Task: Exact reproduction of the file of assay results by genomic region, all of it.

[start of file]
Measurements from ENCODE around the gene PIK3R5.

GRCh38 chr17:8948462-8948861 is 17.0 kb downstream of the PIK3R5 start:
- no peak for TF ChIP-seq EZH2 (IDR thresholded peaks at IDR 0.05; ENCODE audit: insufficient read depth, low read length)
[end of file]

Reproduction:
Measurements from ENCODE around the gene PIK3R5.

GRCh38 chr17:8948462-8948861 is 17.0 kb downstream of the PIK3R5 start:
- no peak for TF ChIP-seq EZH2 (IDR thresholded peaks at IDR 0.05; ENCODE audit: insufficient read depth, low read length)